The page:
The electropolishing process is well-suited for deburring. During the process, the transfer of metal ions occurs most rapidly on corners or edges of metal parts. Current density or concentration of electrochemical power is greatest at high points, just as lightning is drawn to tall trees and buildings. This helps explain why plating builds metal faster on an edge or burr, while electropolishing (the “reverse” of plating) removes metal fastest at these points.
Differences in Deburring Methods
Properly controlled, the electropolishing process can remove burrs from incredibly complex or fragile parts that do not lend themselves to conventional tumbling or vibratory finishing techniques. The process is best suited for parts having fine blanking, milling, broaching, lapping or grinding burrs. Since electropolishing is non-mechanical, it is important to note that the hardness of a metal part has no bearing on the burr removal. The process works equally well on a fully annealed or hardened part. This is one reason why electropolishing is often specified as a final deburring and finishing process after all fabrication and heat treating processes.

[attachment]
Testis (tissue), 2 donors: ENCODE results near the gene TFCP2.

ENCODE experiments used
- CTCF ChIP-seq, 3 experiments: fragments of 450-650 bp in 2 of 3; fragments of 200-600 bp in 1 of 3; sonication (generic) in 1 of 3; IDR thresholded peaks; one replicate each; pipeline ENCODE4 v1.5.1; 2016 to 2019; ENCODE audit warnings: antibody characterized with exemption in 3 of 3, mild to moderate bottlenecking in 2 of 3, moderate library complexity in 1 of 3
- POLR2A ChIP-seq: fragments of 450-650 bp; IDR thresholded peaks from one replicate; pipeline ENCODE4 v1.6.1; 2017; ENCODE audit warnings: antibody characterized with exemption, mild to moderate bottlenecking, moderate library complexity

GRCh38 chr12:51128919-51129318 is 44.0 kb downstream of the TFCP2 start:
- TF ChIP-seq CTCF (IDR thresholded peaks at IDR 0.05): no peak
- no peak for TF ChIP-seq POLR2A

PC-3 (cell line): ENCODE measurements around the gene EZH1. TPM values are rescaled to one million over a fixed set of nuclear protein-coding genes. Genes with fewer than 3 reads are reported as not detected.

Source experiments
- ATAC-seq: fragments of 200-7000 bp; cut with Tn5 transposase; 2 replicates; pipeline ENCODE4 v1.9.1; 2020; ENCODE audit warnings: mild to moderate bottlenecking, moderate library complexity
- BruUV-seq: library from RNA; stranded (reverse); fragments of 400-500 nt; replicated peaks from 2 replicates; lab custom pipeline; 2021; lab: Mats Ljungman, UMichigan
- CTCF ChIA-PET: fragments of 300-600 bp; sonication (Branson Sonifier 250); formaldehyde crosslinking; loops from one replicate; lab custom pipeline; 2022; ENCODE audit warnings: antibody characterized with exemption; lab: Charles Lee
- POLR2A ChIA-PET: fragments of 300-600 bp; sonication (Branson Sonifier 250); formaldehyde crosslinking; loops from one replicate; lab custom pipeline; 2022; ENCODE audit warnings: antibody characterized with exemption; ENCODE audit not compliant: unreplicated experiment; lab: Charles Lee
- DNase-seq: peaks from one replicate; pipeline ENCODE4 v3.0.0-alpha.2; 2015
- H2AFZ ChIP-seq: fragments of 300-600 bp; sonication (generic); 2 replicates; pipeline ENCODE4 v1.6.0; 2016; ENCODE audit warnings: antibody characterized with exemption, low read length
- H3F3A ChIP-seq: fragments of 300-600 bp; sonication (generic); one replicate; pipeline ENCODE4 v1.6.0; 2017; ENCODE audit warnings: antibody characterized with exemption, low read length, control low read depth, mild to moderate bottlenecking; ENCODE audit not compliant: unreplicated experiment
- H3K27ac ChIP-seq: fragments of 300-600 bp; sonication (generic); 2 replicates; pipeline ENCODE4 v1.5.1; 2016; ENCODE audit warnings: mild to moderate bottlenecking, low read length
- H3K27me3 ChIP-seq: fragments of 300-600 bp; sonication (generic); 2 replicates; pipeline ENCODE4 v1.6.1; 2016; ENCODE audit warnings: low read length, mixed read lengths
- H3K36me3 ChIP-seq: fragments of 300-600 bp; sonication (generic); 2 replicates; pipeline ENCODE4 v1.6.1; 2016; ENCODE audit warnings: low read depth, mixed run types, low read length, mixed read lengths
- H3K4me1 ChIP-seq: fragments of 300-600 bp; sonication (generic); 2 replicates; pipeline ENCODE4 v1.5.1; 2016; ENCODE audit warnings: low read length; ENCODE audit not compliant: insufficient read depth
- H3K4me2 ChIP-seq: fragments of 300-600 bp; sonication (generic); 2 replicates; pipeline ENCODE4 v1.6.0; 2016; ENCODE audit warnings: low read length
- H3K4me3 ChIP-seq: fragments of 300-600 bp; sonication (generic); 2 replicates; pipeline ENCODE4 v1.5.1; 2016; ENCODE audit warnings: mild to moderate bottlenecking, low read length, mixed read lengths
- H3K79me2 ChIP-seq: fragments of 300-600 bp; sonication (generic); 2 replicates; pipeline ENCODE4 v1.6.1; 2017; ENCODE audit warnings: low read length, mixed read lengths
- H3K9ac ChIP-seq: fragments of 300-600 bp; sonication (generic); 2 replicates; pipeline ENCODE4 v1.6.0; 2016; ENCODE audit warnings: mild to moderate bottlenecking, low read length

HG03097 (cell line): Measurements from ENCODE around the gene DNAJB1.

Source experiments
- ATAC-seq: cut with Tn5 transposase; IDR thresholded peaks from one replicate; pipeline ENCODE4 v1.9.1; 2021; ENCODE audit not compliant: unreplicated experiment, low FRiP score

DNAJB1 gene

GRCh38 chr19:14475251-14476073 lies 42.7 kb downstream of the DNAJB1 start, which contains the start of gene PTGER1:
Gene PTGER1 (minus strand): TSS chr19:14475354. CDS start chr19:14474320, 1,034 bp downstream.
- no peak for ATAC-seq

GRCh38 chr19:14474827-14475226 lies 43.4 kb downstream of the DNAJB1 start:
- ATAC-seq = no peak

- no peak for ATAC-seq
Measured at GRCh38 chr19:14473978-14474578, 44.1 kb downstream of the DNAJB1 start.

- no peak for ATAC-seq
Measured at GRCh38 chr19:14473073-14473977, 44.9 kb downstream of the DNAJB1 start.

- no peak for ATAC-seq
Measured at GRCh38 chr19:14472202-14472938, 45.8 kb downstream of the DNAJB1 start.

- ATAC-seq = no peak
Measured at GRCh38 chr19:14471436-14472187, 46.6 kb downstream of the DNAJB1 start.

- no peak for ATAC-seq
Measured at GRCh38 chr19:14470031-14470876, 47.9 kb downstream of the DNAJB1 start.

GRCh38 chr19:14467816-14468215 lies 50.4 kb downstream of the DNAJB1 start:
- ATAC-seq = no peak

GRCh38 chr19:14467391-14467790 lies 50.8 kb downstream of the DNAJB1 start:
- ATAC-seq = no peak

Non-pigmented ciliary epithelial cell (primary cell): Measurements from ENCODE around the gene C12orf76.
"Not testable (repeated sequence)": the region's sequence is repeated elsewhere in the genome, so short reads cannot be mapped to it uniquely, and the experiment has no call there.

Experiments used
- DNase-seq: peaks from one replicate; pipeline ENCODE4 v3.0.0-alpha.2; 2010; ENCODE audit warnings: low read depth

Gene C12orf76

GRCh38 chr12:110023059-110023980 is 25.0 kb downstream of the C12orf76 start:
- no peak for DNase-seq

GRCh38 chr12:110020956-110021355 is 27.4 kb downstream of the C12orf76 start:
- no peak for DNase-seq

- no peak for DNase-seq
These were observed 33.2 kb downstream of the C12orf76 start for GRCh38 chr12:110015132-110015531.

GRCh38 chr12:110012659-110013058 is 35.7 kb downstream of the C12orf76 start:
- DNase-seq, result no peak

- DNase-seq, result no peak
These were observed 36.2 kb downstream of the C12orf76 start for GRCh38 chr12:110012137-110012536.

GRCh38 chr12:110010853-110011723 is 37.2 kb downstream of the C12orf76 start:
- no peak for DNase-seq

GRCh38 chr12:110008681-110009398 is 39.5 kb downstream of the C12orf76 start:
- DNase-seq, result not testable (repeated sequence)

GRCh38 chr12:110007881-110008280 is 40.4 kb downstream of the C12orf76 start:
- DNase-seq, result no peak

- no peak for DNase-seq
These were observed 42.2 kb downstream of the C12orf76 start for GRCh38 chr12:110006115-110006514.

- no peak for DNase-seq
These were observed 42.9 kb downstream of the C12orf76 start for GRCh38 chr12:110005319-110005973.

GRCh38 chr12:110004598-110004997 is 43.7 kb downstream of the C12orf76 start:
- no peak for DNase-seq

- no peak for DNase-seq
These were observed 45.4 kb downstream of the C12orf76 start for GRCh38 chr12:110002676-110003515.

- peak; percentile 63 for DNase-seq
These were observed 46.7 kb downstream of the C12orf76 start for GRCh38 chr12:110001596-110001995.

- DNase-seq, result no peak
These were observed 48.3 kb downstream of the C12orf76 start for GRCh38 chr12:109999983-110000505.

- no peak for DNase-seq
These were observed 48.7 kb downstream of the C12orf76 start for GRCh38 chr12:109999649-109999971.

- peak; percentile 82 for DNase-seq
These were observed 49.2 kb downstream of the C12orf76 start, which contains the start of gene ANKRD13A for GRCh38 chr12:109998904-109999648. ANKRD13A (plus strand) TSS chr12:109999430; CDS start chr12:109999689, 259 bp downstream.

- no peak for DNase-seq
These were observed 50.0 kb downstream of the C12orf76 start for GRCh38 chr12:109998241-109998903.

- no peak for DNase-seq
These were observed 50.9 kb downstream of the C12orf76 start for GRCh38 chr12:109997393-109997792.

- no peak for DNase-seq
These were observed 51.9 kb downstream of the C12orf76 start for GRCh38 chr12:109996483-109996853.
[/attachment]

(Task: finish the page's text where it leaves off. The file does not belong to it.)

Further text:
The fact that electropolishing is a non-distorting process is often overlooked. Many metal parts produced today have critical microfinishes or are made from lighter, more fragile materials. In those cases, mass finishing techniques such as tumbling or vibra-finishing create distortion or warping, and can nick or scratch fine finishes. Electropolished parts are never subjected to stress from polishing media, nor are they impinged or tumbled onto each other.